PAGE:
Posey twice grounded short rollers in front of the plate.

--- Posey's throw to nab Javy Baez on Monday was one of the best of the year, and on Tuesday afternoon, Bruce Bochy said, "If he's given a chance, I don't think there's anyone better in the game." That might be true, but Willson Contreras is threatening to get into the conversation. He threw an 85 mph rocket to second in the fifth to nab Eduardo Nuñez. If you're wondering how Lester -- who flat-out has the yips about throwing to first base and doesn't do it -- has allowed just six stolen bases this season, look no further than his young catcher. Long-term, Contreras is the guy I would expect to compete with Posey for Gold Gloves. 

"Nuney, with his speed, can go," Bochy said. "Their catcher made a great throw. Put it right on the money."

--- From before Tuesday's game, what do the relievers think of the new hidden bullpen at Wrigley? And if you missed the Power Rankings the other day, the records are outdated, but there are updates in here on old friends Matt Duffy, Chris Heston, Tommy Joseph, Adalberto Mejia, Yusmeiro Petit and others. Petit in particular is incredible ... just keeps doing his thing. 

--- This play was made by the shortstop. That's good for the old UZR.

Now dealing with a second blister, Cueto gives up three homers to Cubs

Now dealing with a second blister, Cueto gives up three homers to Cubs

CHICAGO — Even after losses, Johnny Cueto tends to find a way to flash a smile or two in post-game interviews. He is as competitive as it gets between the lines, but off the field he embraces a relaxed attitude. 

There was none of that Tuesday night at Wrigley. Cueto wore a dour look while describing a 4-1 loss to the Cubs, perhaps because he is a man searching for answers. Cueto was already pitching with a blister for the first time in his career. On Tuesday, he admitted he’s now trying to make the ball dance while dealing with a second blister.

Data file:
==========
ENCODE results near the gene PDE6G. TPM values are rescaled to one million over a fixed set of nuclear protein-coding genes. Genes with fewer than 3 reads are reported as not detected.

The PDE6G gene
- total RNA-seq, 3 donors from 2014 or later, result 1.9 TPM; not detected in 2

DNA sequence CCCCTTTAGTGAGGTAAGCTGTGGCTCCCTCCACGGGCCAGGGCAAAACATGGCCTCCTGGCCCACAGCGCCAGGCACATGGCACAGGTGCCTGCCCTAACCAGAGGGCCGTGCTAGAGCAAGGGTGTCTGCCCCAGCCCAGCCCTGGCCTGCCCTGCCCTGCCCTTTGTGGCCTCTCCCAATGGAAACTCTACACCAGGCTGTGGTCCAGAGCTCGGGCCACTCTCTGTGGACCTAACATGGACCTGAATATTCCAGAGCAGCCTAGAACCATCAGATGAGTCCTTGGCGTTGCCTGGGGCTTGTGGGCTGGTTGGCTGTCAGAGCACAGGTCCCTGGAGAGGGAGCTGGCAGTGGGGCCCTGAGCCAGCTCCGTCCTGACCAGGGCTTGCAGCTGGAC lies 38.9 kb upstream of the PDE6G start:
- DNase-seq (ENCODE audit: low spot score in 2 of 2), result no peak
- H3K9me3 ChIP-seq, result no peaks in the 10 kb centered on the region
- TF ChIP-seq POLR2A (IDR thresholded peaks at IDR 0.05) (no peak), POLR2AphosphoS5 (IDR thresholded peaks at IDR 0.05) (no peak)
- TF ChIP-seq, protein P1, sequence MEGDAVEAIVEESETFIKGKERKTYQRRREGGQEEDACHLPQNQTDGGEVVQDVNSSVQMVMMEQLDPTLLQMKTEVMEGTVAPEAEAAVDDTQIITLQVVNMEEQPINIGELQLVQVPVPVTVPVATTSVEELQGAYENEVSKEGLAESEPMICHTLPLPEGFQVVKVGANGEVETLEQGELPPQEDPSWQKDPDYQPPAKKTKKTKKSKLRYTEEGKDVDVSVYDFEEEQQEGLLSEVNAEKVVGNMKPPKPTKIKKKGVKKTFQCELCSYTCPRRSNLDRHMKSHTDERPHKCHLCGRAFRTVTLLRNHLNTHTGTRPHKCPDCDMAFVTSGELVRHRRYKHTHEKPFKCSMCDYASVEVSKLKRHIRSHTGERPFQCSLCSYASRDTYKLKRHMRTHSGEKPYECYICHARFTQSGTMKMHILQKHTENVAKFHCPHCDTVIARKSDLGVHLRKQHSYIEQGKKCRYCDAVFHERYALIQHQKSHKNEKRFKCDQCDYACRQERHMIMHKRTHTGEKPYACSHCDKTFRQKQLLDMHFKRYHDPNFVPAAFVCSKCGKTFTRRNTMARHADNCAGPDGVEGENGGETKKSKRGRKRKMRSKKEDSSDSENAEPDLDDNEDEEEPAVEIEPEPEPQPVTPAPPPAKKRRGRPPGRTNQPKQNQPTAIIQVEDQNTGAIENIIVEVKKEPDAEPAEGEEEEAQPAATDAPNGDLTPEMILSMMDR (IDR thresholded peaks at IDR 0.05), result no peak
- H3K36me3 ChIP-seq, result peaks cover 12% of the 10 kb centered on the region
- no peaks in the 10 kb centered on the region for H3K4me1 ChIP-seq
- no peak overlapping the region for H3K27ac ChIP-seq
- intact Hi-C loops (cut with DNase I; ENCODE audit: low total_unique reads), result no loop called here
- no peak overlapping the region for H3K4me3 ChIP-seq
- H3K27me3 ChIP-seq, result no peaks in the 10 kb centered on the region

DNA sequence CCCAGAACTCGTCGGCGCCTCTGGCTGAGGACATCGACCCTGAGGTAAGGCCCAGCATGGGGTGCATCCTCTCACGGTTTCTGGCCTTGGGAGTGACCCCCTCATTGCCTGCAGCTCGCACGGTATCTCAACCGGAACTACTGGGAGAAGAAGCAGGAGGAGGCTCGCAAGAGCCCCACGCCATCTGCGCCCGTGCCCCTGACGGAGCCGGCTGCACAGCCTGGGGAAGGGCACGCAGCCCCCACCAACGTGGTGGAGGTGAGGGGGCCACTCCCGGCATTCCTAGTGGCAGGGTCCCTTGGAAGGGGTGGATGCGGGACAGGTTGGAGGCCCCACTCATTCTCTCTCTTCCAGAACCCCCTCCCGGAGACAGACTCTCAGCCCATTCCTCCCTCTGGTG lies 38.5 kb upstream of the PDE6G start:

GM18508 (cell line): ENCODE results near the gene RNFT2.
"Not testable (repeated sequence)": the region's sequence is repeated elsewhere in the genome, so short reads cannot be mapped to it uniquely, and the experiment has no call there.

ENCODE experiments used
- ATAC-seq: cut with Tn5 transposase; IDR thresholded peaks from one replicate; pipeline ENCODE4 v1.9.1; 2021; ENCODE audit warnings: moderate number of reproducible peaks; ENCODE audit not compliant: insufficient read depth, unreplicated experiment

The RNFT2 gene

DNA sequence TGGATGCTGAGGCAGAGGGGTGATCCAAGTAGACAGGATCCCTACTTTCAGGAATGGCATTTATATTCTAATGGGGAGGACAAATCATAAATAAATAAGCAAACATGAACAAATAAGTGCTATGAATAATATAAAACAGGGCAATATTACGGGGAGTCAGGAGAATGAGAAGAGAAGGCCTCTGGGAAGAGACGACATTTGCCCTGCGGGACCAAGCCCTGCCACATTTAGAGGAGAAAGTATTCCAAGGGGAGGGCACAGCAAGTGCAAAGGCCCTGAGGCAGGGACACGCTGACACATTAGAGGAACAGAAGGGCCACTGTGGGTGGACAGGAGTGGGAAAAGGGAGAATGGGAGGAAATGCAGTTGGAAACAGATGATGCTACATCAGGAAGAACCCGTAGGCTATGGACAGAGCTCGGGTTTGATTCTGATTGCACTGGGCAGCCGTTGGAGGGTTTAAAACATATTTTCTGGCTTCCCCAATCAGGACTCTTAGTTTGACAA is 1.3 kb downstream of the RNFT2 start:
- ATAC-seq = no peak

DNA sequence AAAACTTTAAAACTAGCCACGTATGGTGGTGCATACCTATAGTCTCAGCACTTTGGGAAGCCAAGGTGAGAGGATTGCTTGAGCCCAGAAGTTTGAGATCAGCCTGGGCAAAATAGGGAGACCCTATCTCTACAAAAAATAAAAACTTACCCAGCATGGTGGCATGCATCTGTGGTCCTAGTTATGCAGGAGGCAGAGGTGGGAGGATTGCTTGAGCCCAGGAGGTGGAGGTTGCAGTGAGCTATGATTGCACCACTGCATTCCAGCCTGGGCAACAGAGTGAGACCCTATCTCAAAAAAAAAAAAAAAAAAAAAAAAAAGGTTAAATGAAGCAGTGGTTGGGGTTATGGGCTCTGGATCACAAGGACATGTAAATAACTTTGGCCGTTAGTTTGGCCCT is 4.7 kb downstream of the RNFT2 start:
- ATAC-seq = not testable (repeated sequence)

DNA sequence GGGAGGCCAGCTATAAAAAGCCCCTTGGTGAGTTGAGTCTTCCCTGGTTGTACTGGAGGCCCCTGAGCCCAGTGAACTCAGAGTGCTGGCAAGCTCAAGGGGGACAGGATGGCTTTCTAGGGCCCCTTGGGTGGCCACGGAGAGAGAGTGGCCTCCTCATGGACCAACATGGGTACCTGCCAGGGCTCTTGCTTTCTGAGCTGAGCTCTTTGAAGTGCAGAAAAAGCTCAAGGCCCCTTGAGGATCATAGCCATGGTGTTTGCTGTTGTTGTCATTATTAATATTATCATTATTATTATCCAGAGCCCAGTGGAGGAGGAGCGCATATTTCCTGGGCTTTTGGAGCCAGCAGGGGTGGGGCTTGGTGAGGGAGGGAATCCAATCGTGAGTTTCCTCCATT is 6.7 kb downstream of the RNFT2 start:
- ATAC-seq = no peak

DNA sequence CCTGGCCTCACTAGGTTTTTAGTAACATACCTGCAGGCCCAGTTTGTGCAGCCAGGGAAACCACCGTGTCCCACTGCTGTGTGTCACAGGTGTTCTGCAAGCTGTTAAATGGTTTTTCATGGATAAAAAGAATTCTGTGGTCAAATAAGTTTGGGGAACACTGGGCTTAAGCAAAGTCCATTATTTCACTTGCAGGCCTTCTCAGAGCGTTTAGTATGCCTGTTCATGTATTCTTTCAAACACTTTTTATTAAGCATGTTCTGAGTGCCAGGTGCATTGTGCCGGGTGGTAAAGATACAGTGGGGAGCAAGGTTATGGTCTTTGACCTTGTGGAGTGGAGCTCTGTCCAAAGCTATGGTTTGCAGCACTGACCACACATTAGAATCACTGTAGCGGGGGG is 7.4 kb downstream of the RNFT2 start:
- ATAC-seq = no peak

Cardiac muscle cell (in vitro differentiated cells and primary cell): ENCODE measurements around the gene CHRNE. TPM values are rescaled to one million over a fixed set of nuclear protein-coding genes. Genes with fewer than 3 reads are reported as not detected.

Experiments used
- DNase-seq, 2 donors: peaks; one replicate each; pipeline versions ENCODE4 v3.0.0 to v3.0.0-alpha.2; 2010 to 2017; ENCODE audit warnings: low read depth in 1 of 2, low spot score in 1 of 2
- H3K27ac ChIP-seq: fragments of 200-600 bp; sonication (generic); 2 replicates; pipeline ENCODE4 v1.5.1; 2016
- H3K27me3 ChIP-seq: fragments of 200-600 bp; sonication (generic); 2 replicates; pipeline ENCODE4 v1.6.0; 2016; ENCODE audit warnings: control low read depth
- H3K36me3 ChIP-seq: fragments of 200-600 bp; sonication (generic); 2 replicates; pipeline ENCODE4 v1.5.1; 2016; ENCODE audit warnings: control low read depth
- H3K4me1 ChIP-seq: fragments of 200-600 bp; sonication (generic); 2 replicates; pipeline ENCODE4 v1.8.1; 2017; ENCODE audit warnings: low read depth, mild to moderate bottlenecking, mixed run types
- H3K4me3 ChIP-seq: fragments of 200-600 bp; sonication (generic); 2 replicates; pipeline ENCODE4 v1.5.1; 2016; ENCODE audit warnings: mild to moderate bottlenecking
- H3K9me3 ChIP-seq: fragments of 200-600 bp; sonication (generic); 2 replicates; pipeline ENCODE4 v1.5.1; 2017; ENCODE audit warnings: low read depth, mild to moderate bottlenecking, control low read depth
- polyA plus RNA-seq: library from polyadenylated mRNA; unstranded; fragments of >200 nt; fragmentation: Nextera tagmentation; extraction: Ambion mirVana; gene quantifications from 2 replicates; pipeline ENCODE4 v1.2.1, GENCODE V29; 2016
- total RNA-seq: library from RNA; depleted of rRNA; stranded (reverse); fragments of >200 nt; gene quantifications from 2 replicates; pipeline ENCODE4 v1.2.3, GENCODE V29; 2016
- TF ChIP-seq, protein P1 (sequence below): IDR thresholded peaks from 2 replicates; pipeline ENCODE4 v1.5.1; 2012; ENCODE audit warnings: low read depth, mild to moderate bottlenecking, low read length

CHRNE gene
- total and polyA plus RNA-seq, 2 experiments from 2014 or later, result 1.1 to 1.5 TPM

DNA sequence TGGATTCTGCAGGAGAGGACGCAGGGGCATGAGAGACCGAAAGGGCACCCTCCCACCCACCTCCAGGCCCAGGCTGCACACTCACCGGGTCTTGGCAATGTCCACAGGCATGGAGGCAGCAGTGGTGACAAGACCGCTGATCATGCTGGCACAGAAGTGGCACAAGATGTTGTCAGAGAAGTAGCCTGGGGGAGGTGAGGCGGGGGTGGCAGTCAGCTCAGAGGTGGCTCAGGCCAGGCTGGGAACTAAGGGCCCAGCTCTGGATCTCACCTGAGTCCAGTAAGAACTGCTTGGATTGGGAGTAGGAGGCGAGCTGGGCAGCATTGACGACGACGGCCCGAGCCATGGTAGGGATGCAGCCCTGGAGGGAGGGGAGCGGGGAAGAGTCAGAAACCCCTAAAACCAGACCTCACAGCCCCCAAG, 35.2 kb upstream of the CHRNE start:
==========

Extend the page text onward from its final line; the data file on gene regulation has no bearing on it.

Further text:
The first, on his middle finger, popped up at the end of the spring and has bothered Cueto off and on. The second, on his index finger, formed in St. Louis last week. 

“It’s not an excuse,” Cueto said several times. “I was getting hit.”

The Cubs crushed three homers, including a 470-foot bomb from Kyle Schwarber. All three pitches leaked right over the heart of the plate, and Cueto admitted that he can't get that final twist on the ball as he normally does. A tad of his movement is missing, and hitters are taking advantage. 

“It’s just those pitches I left hanging,” Cueto said through interpreter Erwin Higueros. “When you leave pitches hanging or put them right in the middle of the plate, you’re going to pay the price.”

The homers — by Schwarber, Jason Heyward and Anthony Rizzo — represented 60 percent of the hits Cueto gave up. He struck out eight in six innings.

“It’s a little unlike Johnny to make mistakes like that,” manager Bruce Bochy said. “You like to think you could make a mistake and get away with it, but he didn’t tonight. A couple of fastballs he pulled over the heart of the plate and then one cutter.”

Catcher Buster Posey said the Cubs were on Cueto’s heater, so the duo tried to adjust. You can’t pitch without your fastball, though, and Cueto’s isn’t quite as explosive as it was in his first year with the Giants. The velocity is down a couple of ticks, but it’s unclear if that too is related to the blisters. 

What is clear is that Cueto is a different pitcher in his second season in San Francisco. He has a 4.64 ERA and opposing hitters are batting .253 with 11 homers. Through 10 starts last year, Cueto had a 2.83 ERA and was holding hitters to a .229 average. He had allowed just two homers. 

“Gosh, it’s just probably a few more mistakes than he made last year,” Bochy said. “He’s still competing so well and he gives you a chance to win every game.”

Cueto made it through six despite the long-ball issues, but that wasn’t enough against Jon Lester, who would have faced Cueto in Game 5 last October. Lester needed just 99 pitches to carve up the Giants for a complete game. He threw 70 strikes. 

That’s the type of efficient performance the Giants came to expect from Cueto last year. Cueto still expects it from himself, but his fingers aren’t cooperating. Asked if he would take a short stint on the DL to get right, Cueto said he can’t. He needs to keep pitching and have callouses form. Plus, any break without throwing would be a significant blow to a team trying desperately to stay within shouting distance of a playoff spot. 

“Basically, it makes no sense whatsoever,” to take a break, Cueto said.